American Airlines and the Allied Pilots Association are testing the use of iPads to replace pounds of charts and flight manuals. (American Airlines)

Millions of tablet computers have sold since the launch of the iPad last year. The devices have found their way into kitchens, dens and classrooms. Now they’re headed for the commercial cockpit.

American Airlines Capt. David Clark demonstrates the use of an iPad aboard a 777 at Los Angeles International Airport on June 16. (American Airlines)

The tests began on Thursday, with Los Angeles-based 777 pilots using iPads on two flights bound for Shanghai. American Airlines said the tests, approved by the Federal Aviation Administration, will last for six months.

The tests are a final step before FAA approval of tablets for use as electronic flight bags, which allow crews to perform a range of tasks that used to be handled by paper. The eletronic flight bags also include reference materials, such as navigational charts and flight manuals.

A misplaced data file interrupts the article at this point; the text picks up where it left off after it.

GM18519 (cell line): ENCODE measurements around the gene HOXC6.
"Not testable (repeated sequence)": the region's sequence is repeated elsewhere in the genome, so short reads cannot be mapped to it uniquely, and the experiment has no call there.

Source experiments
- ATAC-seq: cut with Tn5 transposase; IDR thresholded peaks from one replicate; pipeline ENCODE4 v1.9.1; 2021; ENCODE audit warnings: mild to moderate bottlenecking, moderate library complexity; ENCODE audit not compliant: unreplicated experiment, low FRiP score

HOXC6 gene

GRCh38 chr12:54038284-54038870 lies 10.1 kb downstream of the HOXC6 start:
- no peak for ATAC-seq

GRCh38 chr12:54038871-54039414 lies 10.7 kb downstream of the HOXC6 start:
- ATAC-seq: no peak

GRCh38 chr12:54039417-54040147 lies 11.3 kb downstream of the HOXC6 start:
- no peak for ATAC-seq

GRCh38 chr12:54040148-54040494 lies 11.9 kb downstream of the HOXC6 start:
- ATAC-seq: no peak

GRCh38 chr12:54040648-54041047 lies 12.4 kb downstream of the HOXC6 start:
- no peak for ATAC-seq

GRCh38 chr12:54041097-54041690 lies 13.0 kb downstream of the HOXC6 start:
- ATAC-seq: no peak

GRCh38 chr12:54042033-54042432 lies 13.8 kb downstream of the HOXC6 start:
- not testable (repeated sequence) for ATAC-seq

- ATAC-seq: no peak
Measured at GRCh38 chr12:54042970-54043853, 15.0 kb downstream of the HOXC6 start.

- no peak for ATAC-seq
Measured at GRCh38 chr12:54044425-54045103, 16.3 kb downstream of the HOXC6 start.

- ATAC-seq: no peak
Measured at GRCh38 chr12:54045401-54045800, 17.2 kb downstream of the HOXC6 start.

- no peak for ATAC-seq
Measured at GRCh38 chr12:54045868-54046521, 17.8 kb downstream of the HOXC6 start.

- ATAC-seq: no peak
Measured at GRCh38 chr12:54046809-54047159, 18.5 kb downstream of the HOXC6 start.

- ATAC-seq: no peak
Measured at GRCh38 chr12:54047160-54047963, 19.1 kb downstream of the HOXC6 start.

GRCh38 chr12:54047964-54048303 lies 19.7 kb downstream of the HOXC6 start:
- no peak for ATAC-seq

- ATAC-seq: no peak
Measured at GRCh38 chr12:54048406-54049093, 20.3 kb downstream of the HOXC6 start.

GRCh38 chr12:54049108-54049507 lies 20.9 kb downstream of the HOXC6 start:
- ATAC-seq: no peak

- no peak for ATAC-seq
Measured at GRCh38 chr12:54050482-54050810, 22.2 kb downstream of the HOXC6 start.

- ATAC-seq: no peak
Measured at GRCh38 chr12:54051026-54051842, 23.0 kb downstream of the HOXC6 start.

The iPads also provide the pilots with electronic charting capability, which provides a digital image of their route.

According to American Airlines, the benefits include:

• A weight reduction expected to save $1.2 million in fuel annually.

• More accurate information, which may help reduce flight delays and improve flight operations.

• Improvement in employee safety since pilots won’t have to lift flight bags weighing 35 pounds or more.

“By eliminating bulky flight bags filled with paper, [electronic flight bags] mean less weight for pilots to carry, reducing the possibility of injury on duty,” First Officer Hank Putek, a member of the APA safety committee, said in a statement last week. “In addition, they enable pilots to immediately download updates, rather than waiting for paper versions of required documents to be printed and distributed.”

Earlier this year, the FAA authorized a charter company, Executive Jet Management, to use iPads as an alternative to paper charts.